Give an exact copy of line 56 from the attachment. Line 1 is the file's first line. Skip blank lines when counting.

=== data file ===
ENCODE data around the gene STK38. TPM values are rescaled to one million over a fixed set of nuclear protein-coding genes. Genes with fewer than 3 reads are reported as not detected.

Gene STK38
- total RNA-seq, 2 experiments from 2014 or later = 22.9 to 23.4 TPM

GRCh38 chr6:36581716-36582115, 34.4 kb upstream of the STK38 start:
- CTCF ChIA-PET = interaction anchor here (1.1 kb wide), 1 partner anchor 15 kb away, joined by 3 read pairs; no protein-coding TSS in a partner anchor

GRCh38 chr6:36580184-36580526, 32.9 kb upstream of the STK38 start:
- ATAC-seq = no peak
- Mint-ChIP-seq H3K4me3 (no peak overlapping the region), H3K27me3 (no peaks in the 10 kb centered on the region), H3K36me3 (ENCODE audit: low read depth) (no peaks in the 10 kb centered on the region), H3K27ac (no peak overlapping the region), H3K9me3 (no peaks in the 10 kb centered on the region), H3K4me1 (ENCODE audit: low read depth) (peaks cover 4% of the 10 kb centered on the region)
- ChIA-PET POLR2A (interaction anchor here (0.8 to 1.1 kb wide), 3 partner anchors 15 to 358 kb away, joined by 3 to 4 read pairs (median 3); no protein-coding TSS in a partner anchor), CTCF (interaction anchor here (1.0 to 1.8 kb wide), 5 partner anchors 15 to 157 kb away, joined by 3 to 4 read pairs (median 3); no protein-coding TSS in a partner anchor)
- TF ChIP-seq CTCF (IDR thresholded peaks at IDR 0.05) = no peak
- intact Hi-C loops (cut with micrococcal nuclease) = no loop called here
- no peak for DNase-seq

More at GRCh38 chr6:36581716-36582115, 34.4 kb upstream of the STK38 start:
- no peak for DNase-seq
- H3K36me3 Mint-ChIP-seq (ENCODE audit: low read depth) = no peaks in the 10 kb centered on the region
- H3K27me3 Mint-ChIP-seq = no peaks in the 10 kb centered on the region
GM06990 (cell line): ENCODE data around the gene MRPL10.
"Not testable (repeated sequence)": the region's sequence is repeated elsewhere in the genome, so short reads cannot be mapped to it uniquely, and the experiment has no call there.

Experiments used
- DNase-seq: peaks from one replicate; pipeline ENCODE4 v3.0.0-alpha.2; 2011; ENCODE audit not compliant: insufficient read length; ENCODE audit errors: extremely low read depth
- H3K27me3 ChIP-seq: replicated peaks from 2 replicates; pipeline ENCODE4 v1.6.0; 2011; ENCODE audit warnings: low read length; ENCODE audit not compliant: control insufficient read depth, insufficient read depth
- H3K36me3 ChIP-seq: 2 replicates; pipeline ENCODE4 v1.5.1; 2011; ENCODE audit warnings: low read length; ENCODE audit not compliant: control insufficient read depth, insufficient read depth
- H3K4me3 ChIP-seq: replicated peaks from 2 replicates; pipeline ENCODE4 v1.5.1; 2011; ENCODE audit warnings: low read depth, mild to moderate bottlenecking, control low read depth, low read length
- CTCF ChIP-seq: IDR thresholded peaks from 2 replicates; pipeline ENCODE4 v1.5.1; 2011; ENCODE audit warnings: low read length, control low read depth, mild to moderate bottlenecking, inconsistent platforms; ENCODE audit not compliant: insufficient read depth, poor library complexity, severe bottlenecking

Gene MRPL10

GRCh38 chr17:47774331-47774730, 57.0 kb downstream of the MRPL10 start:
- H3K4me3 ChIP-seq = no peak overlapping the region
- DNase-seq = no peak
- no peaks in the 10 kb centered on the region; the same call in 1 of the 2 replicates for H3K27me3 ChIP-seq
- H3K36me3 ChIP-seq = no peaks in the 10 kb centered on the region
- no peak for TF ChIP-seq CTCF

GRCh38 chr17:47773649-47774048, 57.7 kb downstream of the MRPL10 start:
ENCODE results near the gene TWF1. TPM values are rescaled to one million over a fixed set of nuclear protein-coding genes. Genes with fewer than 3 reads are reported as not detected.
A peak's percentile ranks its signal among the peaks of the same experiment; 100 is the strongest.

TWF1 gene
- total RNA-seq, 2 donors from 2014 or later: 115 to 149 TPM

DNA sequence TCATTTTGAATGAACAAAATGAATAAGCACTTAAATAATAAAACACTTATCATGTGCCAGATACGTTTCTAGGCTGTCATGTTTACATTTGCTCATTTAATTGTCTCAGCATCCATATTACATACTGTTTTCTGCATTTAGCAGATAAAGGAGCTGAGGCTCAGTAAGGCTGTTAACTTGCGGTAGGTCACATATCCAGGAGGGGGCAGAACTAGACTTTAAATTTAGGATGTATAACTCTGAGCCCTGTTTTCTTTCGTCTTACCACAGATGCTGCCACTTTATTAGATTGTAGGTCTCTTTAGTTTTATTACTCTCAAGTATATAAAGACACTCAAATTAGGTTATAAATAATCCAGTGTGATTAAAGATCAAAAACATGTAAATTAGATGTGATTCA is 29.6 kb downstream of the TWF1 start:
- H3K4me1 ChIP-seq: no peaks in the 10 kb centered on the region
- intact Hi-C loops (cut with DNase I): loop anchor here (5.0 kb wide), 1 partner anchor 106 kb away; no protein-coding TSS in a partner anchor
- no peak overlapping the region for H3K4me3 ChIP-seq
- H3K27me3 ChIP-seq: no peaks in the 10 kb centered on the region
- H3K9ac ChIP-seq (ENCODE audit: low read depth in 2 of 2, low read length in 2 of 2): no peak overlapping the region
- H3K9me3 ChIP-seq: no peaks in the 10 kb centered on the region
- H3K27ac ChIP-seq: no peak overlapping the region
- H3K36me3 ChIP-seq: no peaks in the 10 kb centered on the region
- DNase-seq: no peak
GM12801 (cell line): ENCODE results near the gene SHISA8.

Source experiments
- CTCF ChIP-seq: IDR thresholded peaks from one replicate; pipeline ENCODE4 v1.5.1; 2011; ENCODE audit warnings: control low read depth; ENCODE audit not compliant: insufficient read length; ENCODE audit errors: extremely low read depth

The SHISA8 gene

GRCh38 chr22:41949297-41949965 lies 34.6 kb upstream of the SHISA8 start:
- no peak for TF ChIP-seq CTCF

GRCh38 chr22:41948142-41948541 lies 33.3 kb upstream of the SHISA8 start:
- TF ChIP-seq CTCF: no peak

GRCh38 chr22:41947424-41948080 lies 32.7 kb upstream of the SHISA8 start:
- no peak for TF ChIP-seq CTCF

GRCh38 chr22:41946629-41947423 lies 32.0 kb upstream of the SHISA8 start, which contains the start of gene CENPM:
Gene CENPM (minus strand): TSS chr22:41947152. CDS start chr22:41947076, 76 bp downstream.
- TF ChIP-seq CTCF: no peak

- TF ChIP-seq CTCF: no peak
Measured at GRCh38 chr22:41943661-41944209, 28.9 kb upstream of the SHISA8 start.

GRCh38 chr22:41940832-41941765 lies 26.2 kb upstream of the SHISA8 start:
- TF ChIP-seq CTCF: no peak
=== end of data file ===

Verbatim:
- no peak for TF ChIP-seq CTCF